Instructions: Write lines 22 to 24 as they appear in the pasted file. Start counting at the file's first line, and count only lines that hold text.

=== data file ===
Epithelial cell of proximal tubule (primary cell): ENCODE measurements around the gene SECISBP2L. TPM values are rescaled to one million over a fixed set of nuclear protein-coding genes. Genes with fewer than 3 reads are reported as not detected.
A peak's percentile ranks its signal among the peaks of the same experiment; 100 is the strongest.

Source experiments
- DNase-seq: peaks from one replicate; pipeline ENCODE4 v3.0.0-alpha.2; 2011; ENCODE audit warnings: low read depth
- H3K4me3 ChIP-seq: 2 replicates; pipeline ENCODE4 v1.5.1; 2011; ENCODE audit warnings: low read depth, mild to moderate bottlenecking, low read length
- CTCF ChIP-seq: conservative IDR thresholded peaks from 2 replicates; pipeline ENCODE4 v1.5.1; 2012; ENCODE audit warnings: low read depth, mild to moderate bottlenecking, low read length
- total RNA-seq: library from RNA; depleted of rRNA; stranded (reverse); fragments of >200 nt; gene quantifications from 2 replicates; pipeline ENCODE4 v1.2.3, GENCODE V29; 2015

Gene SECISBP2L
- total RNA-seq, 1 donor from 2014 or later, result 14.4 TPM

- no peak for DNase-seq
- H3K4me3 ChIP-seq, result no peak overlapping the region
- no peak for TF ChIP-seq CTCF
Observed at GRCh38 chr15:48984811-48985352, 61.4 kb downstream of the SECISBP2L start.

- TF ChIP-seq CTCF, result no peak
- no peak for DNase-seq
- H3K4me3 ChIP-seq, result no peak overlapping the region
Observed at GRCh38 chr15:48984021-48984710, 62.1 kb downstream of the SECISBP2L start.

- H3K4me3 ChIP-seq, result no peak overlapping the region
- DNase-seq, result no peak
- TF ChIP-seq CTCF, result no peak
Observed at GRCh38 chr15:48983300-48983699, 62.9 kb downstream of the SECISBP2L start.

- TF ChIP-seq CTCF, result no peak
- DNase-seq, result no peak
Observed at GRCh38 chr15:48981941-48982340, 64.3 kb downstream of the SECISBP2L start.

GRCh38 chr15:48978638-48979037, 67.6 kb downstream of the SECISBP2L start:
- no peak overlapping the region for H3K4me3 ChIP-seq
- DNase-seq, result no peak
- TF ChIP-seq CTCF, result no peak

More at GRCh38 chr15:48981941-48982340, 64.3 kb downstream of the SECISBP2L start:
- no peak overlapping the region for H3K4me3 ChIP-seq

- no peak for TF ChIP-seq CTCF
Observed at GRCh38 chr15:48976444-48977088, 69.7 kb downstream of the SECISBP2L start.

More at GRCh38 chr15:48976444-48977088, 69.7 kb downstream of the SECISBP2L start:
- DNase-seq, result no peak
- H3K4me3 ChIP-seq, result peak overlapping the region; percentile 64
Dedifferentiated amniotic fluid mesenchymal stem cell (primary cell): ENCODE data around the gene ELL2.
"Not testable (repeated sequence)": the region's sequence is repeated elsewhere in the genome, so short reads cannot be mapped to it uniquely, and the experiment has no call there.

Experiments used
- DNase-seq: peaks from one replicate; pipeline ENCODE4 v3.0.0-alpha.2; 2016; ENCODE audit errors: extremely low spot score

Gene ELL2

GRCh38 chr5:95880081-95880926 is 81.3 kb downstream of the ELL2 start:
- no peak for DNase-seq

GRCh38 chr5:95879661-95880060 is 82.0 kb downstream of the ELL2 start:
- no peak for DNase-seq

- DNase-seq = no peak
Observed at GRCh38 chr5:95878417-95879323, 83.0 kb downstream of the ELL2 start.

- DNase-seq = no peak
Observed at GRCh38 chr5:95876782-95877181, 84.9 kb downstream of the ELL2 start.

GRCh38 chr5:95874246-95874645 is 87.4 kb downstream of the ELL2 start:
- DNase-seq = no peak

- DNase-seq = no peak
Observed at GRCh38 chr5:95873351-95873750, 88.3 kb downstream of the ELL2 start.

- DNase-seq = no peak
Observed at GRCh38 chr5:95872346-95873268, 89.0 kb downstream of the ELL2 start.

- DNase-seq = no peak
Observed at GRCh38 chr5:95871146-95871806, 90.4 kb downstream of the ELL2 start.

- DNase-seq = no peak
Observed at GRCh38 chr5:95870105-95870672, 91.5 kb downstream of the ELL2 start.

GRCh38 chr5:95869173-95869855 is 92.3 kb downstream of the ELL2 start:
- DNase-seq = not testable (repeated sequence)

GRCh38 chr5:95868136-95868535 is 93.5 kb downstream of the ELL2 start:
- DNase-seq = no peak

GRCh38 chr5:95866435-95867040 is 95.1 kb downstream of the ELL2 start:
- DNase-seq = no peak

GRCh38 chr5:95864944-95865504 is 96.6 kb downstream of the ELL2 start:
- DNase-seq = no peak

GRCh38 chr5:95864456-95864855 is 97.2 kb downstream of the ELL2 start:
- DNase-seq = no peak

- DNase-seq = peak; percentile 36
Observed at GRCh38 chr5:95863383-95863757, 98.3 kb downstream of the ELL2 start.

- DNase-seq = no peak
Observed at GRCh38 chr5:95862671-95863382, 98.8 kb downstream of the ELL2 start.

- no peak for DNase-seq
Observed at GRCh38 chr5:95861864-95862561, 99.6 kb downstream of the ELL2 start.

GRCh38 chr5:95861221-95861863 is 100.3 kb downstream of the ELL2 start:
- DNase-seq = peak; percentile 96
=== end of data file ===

- TF ChIP-seq CTCF, result no peak
- DNase-seq, result no peak
Observed at GRCh38 chr15:48981941-48982340, 64.3 kb downstream of the SECISBP2L start.